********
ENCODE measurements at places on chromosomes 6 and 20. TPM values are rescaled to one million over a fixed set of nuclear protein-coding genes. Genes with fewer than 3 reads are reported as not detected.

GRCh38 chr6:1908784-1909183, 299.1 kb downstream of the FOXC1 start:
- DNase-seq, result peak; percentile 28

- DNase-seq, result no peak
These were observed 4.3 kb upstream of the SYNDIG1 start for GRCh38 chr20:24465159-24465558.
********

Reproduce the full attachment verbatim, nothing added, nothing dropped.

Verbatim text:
ENCODE measurements at places on chromosomes 6 and 20. TPM values are rescaled to one million over a fixed set of nuclear protein-coding genes. Genes with fewer than 3 reads are reported as not detected.

GRCh38 chr6:1908784-1909183, 299.1 kb downstream of the FOXC1 start:
- DNase-seq, result peak; percentile 28

- DNase-seq, result no peak
These were observed 4.3 kb upstream of the SYNDIG1 start for GRCh38 chr20:24465159-24465558.